You guys! Our votes have been tabulated, our top twenty have been shuffled back to Hollywood, and Glee and your local news have been pushed back a half hour. Let’s take 90 minutes to read ten names, you want to? It doesn’t matter. We’re going to. American Idol does not kill time so much as treat time like a young backpacker in a Hostel movie.
On the movies tip, do you remember that part of Fast Times at Ridgemont High where Mr. Hand shows up at Jeff Spicoli’s house on the night of the big dance and reclaims all the time Spicoli wasted over the school year? Do you ever fantasize about doing that to Nigel Lythgoe? Just tying him to a chair and talking world history and making him miss the Illuminati Father-Daughter Dinner Dance or whatever? May I tell you confidentially that I think about this every day?
Incidentally, my guess for how they’ll spread this to an hour and a half is by making the last 30 minutes a sing-off for the surprise wild-card spot. (Spoiler alert: NOPE. There will only be a top ten. It just takes forever.)
Tonight is also the first time this season that the MegaJumboTron finally opens and spits these four judges out onto the Hollywood stage. Nicki is still working bangs. Mariah Carey is wearing Jessica Hahn’s dress from Sam Kinison’s “Wild Thing” video. If you can picture that in your mind without Google Imaging it: Congratulations, we are already friends.
Hey, before anything happens, let’s take a long look at the last seven weeks’ worth of shows that led us to this point! Anybody have any theories as to why this is the lowest-rated season of Idol since season one? (I might.)
And then, at 8:20 p.m., it is time to start the damn show. The boys are sequestered in some weird detention facility behind the stage, and Ryan will call each name and walk each finalist down to the stage individually, where the MegaJumboTron will reveal them to the live audience and the judges, who will be getting the news for the first time right then and there, ten seconds or so after we do. Have you got that? No, you haven’t. Nobody has got that. Poor Ryan has to explain it a million times throughout the show, and it never makes sense. Anyway, the first name to be called is Paul Jolley, who reacts in his Stefonish way, and let me tell you: Hollywood’s hottest long, awkward walk is this one, from the detention area to the stage. It’s got it all: silence, confusion, a babbling Ryan Seacrest stalking creepily behind you, and that thing of where you wonder why they’re doing it this way, and then you realize that if they put Charlie Askew through any more stress onstage, he’d open fire.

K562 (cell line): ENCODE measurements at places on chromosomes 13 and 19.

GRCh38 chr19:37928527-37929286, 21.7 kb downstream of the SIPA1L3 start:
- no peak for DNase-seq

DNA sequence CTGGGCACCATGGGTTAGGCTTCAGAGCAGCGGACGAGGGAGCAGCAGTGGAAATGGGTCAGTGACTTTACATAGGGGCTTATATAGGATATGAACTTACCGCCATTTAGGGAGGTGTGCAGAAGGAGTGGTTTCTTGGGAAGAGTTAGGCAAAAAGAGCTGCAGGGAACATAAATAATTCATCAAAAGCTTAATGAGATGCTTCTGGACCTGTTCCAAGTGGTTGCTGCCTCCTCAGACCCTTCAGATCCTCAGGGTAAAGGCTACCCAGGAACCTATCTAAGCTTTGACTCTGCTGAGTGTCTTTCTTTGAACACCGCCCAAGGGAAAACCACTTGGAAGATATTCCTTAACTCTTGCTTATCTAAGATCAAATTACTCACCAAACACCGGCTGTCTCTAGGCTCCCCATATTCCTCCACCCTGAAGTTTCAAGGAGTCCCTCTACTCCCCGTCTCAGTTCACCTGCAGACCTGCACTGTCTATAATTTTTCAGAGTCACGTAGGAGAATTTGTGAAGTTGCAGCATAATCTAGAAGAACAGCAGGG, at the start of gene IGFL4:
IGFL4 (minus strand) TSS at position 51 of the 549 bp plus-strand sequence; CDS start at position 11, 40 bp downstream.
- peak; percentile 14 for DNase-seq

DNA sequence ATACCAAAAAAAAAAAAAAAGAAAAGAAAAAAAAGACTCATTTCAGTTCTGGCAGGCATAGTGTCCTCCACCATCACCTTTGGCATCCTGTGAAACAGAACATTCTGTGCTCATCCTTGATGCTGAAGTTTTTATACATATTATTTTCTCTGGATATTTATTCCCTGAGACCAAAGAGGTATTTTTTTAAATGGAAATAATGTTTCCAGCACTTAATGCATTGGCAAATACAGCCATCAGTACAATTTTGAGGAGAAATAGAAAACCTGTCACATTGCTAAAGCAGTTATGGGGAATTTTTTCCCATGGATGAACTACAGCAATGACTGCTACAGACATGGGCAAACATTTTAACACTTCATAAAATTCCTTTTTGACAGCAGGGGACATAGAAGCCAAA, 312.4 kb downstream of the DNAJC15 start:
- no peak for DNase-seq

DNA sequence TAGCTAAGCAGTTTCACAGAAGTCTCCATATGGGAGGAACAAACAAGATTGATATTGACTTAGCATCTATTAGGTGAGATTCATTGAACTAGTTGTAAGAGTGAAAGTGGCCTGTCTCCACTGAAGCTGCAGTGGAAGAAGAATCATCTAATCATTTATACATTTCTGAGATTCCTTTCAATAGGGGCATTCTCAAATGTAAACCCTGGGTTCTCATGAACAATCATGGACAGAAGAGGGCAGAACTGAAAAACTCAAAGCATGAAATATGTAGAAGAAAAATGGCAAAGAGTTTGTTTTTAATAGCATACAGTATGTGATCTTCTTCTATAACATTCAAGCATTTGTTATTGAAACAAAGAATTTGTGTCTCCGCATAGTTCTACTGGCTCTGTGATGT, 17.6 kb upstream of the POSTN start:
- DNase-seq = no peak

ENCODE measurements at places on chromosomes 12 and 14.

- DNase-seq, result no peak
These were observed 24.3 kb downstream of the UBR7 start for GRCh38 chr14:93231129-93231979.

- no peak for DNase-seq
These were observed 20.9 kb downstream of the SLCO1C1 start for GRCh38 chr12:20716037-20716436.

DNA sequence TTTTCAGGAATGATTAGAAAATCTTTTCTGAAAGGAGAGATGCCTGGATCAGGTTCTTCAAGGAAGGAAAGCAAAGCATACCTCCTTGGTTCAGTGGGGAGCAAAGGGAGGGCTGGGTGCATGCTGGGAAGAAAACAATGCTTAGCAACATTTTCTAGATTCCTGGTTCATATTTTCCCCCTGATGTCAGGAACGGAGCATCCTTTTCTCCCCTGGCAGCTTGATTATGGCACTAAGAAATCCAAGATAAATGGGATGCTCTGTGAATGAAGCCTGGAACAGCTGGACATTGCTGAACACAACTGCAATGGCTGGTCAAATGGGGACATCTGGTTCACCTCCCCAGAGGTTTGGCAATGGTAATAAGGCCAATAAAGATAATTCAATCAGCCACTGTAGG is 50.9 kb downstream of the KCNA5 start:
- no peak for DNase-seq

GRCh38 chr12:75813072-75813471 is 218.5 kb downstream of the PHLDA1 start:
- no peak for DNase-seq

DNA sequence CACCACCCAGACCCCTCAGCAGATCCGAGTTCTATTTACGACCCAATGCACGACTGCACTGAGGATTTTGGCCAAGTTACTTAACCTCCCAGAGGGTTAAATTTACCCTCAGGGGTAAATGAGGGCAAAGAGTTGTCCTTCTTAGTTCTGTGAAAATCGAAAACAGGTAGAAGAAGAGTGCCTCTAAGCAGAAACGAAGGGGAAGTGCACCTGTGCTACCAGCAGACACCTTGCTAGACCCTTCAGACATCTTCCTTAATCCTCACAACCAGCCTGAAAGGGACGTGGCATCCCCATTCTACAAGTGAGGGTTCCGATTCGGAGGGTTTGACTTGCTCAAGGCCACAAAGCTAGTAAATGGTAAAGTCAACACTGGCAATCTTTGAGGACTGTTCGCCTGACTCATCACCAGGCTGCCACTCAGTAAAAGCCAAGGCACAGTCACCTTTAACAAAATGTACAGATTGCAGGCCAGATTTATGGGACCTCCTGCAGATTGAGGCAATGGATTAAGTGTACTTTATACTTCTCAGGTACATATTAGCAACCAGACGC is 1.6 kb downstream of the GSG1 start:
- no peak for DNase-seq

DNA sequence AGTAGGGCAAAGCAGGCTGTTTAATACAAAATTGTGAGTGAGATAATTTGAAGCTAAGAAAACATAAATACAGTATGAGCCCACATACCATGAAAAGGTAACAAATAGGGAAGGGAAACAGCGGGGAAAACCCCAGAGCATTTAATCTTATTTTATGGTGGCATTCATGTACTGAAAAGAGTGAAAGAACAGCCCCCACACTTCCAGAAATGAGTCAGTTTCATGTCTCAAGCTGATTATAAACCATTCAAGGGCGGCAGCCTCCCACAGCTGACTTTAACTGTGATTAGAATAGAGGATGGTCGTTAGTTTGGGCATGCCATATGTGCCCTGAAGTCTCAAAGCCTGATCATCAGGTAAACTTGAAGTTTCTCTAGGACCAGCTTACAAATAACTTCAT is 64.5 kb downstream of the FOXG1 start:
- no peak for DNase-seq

Oh, also each top-ten contestant will sing a victory song! And Paul sets the tone for the evening by choosing Heart’s “Alone.” Have you ever considered Heart’s “Alone” to be victorious? Jesus H. Lord, I have a lot of questions tonight. After his desperate, yearning victory song, Paul is left out onstage while Ryan hustles back to Idoltanamo Bay. The judges eat up the time by giving Paul feedback, which is meaningless because nobody’s voting on this part. This happens ten times, and it gets more awkward as it goes. This show could have been done in 30 minutes. This show could have been done in 30 seconds.
Next to make the top ten: Burnell Taylor! Great! I love this guy more every time I see him. He does India.Arie’s “Ready for Love.” It’s glorious. I do wish he would dress slightly less than an extra from A Different World, but that’s a small thing.
Curtis Finch Jr. makes it to the top ten, of course, and again poor Ryan has to chase him down the hallway saying vague nice things and not getting any response: “Look who did it!” “You did it, man.” “You got there.” “You’re gonna go have your moment out there now.” Curtis sings “So High” by John Legend, and he sounds great. Look who did it.